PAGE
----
Seasonal influenza immunization is an important aspect of preventive medicine, appropriate for people 6 months of age and older.
Despite the availability of safe and effective influenza vaccines, cases of vaccine-preventable disease continue to occur in Pennsylvania annually.
The Montgomery County Health Department is joining with the Pennsylvania Department of Health in observing National Influenza Vaccination Week now until Saturday.
This year’s campaign reminds everyone living in Pennsylvania about the importance of influenza immunization.
All Montgomery County residents are reminded to spread the word about the importance of getting the seasonal influenza vaccination.
It is not too late to get a seasonal influenza vaccination, and it is better to start the New Year in good health than with the flu. The rate of seasonal influenza activity peaks between January and March, so vaccination efforts should continue through February. It takes about one to two weeks to build immunity after receiving the seasonal influenza vaccine.
Every year, an estimated 36,000 individuals die from influenza-related illnesses, and more than 200,000 people are hospitalized nationwide. Rates of serious illness and death are highest among persons older than 65 years of age and persons of any age who have medical conditions that place them at increased risk for complications from seasonal influenza.
Montgomery County residents can receive a free influenza immunization at any of county health department’s three health centers. See the schedule below for dates, times and locations. For more information on immunization, contact the Montgomery County Health Department at (610) 278-5117.
Norristown Health Center
1430 DeKalb St., Norristown, (610) 278-5145 on Mondays — children under 19 years old by appointment only (times vary); call for an appointment
Tuesdays and Thursdays— all ages on a walk-in basis from 9 a.m.-3 p.m.
Pottstown Health Center364 King St., Pottstown, (610) 970-5040
Mondays— all ages on a walk-in basis from 9 a.m.-3 p.m. Wednesdays—children under 19 years old by appointment only (times vary), call for an appointment.
Willow Grove Eastern Courthouse Annex 102 York Road, Suite 401, Willow Grove, (215) 784-5415.
Thursdays— all ages by appointment only (times vary), please call for an appointment.
Dorothy Miller-Clemmons was employed by the School District of Philadelphia for 19 years.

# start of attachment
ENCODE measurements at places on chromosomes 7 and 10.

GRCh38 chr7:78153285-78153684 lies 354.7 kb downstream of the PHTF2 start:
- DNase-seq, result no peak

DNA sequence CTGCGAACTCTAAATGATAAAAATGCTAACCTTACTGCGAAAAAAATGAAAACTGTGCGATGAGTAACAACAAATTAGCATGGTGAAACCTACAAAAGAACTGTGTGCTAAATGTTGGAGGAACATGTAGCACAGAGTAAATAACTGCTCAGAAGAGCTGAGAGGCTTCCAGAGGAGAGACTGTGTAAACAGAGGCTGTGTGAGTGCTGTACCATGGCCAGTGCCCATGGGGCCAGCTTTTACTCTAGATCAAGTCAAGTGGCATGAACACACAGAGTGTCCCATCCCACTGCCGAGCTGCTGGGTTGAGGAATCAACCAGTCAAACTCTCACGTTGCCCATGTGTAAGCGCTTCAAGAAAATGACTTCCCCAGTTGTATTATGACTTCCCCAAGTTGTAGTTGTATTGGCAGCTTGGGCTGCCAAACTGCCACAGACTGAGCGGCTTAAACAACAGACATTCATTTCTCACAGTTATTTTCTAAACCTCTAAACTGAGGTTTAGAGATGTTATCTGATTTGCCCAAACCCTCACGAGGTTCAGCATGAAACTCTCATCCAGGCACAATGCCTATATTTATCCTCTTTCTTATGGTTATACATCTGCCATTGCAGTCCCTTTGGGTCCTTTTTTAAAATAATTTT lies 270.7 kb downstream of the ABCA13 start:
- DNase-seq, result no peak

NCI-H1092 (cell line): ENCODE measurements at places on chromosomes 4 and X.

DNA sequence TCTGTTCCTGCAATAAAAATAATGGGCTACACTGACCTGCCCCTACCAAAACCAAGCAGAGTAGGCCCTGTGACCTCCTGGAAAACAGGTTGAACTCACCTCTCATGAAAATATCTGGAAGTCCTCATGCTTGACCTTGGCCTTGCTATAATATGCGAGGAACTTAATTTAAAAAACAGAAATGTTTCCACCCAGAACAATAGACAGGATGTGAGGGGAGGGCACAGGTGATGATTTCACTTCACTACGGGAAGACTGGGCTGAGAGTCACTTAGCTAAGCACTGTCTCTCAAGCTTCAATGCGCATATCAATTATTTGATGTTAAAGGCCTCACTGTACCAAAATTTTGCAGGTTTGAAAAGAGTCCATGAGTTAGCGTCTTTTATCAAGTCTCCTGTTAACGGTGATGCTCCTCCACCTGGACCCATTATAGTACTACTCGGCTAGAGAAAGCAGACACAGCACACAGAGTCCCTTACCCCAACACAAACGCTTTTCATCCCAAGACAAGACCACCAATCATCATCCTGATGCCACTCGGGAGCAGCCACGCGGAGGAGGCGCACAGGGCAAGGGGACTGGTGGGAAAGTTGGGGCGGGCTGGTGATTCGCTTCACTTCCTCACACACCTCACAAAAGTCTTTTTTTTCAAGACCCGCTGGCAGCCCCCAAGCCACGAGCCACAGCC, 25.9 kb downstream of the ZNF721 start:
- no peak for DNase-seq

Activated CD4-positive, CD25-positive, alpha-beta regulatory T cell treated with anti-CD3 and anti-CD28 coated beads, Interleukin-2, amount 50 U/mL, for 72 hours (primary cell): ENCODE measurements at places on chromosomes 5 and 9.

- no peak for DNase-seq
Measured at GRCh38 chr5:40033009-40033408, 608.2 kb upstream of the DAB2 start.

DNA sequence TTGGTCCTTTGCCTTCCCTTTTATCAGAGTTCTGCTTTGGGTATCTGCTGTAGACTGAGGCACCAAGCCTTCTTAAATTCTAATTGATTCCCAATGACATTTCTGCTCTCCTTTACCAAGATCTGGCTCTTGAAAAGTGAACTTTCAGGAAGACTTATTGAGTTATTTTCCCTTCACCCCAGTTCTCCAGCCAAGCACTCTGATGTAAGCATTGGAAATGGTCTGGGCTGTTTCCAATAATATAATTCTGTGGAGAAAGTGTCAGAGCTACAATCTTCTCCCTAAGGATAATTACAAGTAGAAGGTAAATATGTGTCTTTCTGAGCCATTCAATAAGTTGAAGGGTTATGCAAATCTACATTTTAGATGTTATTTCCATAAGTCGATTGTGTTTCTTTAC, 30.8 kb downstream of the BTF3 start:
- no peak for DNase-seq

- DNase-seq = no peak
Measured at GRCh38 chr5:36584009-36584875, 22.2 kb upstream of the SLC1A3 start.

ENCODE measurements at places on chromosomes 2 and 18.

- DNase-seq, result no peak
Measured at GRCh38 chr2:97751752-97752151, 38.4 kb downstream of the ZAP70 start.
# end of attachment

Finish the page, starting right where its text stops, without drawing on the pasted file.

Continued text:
Miller-Clemmons died Nov. 26, 2012. She was 55.
She was born Sept. 4, 1957 in Johannesburg, South Africa.
She graduated from Chris Jan Botha High School in Johannesburg. She attended the University of Western Cape for one year before attending the University of Witwatersrand, where she graduated with a bachelor’s degree in 1981.
In 1980, after being involved in anti-apartheid activities, she was assaulted by the security police. She then traveled to Gaborone, Botswana to transport banned literature back into South Africa. It was there she met Michael Clemmons, whom she married in 1982.
She obtained her master’s degree in education from the University of Pennsylvania and received a United Nations scholarship in 1986. In 1992, she obtained an elementary education certificate from the University of Pennsylvania and was a Marcus Foster fellow. She received a principal’s certificate from Cheyney University in 2000. She was pursuing a certificate in early childhood education at Arcadia University at the time of her death.
Miller-Clemmons held various positions in the Philadelphia School District, including assistant director of Head Start, early childhood field coordinator, early childhood coach and kindergarten teacher.
She was a member of Mother Bethel AME Church and the Omega Omega Chapter of Alpha Kappa Alpha Sorority, Inc.
In addition to her husband, Miller-Clemmons is survived by her children, Zinzi and Mark; sisters Avril and Veronica; brothers, Keith and Maxi; father, Louis; and other relatives and friends.
A memorial service will be held Dec. 3 at 7 p.m. at Mother Bethel AME Church, 419 S. Sixth St.
Slater Funeral Home handed the arrangements.